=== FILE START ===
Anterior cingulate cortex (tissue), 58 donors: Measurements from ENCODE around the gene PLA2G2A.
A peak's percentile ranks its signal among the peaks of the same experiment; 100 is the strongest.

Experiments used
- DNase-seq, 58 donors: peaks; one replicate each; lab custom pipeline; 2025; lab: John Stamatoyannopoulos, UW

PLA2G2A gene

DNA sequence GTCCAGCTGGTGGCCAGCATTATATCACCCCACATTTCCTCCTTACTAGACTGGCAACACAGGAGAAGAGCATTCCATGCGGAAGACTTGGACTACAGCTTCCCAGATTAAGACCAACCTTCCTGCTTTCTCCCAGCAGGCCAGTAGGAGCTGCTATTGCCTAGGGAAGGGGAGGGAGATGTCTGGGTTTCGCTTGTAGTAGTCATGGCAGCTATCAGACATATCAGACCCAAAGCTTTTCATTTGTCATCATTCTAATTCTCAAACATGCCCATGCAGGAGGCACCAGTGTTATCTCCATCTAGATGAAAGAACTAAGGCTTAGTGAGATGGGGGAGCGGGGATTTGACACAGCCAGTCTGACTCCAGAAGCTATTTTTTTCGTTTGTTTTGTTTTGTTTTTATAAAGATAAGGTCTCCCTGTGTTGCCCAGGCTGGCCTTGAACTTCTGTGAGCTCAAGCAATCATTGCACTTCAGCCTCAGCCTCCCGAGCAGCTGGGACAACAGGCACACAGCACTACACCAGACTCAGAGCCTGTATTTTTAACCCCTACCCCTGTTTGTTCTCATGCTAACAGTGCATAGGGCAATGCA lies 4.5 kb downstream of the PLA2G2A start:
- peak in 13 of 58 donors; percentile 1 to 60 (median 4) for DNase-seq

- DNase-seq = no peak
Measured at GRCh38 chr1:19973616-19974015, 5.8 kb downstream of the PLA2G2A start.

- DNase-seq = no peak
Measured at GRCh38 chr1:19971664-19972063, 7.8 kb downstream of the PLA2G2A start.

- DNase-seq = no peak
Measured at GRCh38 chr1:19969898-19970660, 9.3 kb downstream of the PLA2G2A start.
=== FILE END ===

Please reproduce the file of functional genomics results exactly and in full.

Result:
Anterior cingulate cortex (tissue), 58 donors: Measurements from ENCODE around the gene PLA2G2A.
A peak's percentile ranks its signal among the peaks of the same experiment; 100 is the strongest.

Experiments used
- DNase-seq, 58 donors: peaks; one replicate each; lab custom pipeline; 2025; lab: John Stamatoyannopoulos, UW

PLA2G2A gene

DNA sequence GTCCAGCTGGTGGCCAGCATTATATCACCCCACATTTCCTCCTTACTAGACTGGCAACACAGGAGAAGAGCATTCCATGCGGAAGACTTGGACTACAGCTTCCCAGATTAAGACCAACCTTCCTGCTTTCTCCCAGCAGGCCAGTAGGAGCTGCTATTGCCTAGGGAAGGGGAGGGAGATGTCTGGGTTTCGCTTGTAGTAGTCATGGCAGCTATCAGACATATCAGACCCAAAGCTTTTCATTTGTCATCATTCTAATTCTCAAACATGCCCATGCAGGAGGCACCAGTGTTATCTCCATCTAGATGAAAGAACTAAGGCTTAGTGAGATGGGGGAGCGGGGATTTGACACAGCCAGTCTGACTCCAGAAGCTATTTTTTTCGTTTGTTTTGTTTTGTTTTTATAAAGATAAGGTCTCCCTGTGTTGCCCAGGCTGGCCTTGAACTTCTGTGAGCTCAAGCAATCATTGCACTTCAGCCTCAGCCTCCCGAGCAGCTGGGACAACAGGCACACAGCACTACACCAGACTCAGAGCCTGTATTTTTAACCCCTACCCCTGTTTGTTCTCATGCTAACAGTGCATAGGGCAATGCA lies 4.5 kb downstream of the PLA2G2A start:
- peak in 13 of 58 donors; percentile 1 to 60 (median 4) for DNase-seq

- DNase-seq = no peak
Measured at GRCh38 chr1:19973616-19974015, 5.8 kb downstream of the PLA2G2A start.

- DNase-seq = no peak
Measured at GRCh38 chr1:19971664-19972063, 7.8 kb downstream of the PLA2G2A start.

- DNase-seq = no peak
Measured at GRCh38 chr1:19969898-19970660, 9.3 kb downstream of the PLA2G2A start.